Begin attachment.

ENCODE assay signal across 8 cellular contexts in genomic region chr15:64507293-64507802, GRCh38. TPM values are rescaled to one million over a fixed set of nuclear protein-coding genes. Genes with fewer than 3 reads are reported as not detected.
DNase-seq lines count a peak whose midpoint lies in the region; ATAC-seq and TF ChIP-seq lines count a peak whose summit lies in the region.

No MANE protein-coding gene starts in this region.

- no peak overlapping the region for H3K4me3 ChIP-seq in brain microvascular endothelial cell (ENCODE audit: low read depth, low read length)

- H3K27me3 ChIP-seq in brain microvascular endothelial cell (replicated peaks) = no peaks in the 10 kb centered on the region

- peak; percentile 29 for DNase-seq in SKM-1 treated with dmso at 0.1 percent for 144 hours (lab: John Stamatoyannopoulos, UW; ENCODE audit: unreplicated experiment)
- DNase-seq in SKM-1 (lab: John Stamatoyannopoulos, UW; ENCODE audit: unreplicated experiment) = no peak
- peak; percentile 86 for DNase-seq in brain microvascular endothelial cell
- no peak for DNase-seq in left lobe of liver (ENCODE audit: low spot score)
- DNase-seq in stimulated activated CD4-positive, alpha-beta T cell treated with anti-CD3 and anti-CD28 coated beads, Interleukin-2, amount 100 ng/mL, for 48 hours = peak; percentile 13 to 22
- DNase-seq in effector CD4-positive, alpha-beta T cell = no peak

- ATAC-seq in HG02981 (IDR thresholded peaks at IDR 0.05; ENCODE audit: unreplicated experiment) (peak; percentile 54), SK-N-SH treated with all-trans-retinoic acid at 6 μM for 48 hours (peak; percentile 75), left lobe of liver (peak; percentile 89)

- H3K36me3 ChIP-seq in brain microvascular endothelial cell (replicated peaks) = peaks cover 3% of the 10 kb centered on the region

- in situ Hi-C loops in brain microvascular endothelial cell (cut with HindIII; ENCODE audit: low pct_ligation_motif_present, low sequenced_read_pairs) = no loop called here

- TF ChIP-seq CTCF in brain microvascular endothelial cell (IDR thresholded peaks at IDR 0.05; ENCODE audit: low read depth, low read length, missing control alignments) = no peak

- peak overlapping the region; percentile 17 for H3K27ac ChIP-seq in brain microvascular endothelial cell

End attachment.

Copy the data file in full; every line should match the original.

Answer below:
ENCODE assay signal across 8 cellular contexts in genomic region chr15:64507293-64507802, GRCh38. TPM values are rescaled to one million over a fixed set of nuclear protein-coding genes. Genes with fewer than 3 reads are reported as not detected.
DNase-seq lines count a peak whose midpoint lies in the region; ATAC-seq and TF ChIP-seq lines count a peak whose summit lies in the region.

No MANE protein-coding gene starts in this region.

- no peak overlapping the region for H3K4me3 ChIP-seq in brain microvascular endothelial cell (ENCODE audit: low read depth, low read length)

- H3K27me3 ChIP-seq in brain microvascular endothelial cell (replicated peaks) = no peaks in the 10 kb centered on the region

- peak; percentile 29 for DNase-seq in SKM-1 treated with dmso at 0.1 percent for 144 hours (lab: John Stamatoyannopoulos, UW; ENCODE audit: unreplicated experiment)
- DNase-seq in SKM-1 (lab: John Stamatoyannopoulos, UW; ENCODE audit: unreplicated experiment) = no peak
- peak; percentile 86 for DNase-seq in brain microvascular endothelial cell
- no peak for DNase-seq in left lobe of liver (ENCODE audit: low spot score)
- DNase-seq in stimulated activated CD4-positive, alpha-beta T cell treated with anti-CD3 and anti-CD28 coated beads, Interleukin-2, amount 100 ng/mL, for 48 hours = peak; percentile 13 to 22
- DNase-seq in effector CD4-positive, alpha-beta T cell = no peak

- ATAC-seq in HG02981 (IDR thresholded peaks at IDR 0.05; ENCODE audit: unreplicated experiment) (peak; percentile 54), SK-N-SH treated with all-trans-retinoic acid at 6 μM for 48 hours (peak; percentile 75), left lobe of liver (peak; percentile 89)

- H3K36me3 ChIP-seq in brain microvascular endothelial cell (replicated peaks) = peaks cover 3% of the 10 kb centered on the region

- in situ Hi-C loops in brain microvascular endothelial cell (cut with HindIII; ENCODE audit: low pct_ligation_motif_present, low sequenced_read_pairs) = no loop called here

- TF ChIP-seq CTCF in brain microvascular endothelial cell (IDR thresholded peaks at IDR 0.05; ENCODE audit: low read depth, low read length, missing control alignments) = no peak

- peak overlapping the region; percentile 17 for H3K27ac ChIP-seq in brain microvascular endothelial cell